Is there a smallest time interval?
There is something called Planck time, which in some theories could be the smallest unit of time.
If there was, it wouldn't be Lorentz-invariant. There would be some privileged frame with minimal time quant and we could check whether we move relative to it.
Couldn't you just quantize proper time then, and let coordinate time be anything?
It's not a smallest interval in the sense of a pixel grid for pictures, where you snap from one to the other. As another reply explains, that would not be Lorentz-invariant.
However, the Planck time (about 5.4e-44 s) is a "smallest interval" in the sense that if two events occur that close together you can't meaningfully say that one came first. In quantum physics, you only ask about ranges: does some event occur in this box, with what probability? Will my particle act between t1 and t2? The theory of QM doesn't work smaller than that. Maybe something else does; we don't know yet.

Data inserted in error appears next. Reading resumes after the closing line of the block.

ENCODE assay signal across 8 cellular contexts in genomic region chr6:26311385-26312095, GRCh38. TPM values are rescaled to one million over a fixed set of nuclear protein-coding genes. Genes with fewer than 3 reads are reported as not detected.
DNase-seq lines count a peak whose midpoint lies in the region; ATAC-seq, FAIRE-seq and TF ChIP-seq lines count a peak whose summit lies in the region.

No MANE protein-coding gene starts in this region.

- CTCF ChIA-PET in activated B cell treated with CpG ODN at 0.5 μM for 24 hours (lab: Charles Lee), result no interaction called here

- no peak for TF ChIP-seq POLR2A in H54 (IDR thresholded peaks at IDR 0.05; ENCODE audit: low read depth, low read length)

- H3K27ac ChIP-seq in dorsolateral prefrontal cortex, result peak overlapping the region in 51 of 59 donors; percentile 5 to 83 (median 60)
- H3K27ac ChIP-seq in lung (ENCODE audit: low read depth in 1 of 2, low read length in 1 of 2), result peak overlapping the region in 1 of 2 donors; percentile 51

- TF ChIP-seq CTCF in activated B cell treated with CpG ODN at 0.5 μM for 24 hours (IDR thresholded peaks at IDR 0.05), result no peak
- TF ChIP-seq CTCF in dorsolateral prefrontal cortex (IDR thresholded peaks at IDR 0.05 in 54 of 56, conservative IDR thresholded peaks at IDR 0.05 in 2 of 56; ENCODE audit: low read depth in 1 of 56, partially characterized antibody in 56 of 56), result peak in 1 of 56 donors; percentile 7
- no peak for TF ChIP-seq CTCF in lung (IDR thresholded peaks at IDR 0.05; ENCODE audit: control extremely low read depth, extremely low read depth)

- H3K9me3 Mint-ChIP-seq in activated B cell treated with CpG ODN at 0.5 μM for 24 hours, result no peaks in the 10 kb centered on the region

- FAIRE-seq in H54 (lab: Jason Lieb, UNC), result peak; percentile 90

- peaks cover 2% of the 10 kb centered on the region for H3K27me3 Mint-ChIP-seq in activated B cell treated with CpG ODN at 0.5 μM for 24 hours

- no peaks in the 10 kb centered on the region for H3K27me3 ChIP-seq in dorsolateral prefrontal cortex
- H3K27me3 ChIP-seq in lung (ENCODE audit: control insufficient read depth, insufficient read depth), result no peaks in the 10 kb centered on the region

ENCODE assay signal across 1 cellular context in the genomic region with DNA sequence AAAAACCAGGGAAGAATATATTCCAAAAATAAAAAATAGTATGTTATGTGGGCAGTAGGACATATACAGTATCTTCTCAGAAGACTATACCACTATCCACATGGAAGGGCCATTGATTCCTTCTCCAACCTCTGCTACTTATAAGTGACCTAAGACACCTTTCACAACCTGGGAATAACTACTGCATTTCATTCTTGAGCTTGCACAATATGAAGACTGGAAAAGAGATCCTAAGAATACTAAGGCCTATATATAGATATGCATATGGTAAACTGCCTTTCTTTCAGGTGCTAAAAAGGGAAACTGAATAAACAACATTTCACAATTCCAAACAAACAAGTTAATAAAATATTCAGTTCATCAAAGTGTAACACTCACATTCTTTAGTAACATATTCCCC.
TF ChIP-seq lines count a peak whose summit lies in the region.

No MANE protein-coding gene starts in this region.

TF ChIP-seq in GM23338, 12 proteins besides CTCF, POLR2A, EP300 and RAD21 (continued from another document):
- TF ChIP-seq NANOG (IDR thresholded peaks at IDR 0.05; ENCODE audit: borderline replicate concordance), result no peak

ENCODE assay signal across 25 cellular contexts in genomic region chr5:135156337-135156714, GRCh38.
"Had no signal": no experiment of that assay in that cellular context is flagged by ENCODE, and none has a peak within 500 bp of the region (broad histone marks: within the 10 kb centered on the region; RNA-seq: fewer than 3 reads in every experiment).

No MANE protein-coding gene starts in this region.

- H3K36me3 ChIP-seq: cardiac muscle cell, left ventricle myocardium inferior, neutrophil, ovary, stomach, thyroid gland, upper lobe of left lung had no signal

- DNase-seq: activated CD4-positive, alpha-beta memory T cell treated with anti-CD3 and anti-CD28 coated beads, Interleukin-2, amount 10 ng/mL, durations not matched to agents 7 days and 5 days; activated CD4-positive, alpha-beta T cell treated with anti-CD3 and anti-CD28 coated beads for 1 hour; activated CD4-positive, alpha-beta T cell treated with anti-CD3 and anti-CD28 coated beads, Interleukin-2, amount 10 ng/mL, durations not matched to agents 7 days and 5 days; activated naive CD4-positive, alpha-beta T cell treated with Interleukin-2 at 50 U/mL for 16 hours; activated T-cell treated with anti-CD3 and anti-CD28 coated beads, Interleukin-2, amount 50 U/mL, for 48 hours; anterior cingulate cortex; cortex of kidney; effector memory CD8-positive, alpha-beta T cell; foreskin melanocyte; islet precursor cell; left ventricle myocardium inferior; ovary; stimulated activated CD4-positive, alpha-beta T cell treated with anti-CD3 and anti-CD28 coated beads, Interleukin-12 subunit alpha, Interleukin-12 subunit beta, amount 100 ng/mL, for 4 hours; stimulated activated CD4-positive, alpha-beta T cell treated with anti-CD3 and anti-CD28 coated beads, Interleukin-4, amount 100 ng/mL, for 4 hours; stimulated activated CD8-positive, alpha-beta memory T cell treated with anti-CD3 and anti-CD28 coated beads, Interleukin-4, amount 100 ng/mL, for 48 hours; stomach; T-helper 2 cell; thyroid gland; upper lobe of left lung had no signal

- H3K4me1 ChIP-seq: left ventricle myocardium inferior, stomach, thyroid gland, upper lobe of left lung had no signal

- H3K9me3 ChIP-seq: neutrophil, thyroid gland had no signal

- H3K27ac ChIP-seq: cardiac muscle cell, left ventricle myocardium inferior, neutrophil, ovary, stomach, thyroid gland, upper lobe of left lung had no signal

It's not a tick, tick, tick snap of discrete clock points. But it's a resolving power, where you can't tell apart anything that close together.
Sounds to me like there is a smallest time interval then, since anything beyond observation is not significant.
If you're talking about box, you must have some other dimensions involved. Then you can extend the other dimensions and get smaller time granularity - and there is no smallest quant.
If you don't use other dimensions and the "box" is made of time alone, then you get a pixel grid. Translational symmetry may still hold, but Lorentz transformations give you a preferred frame.
Separate names with a comma.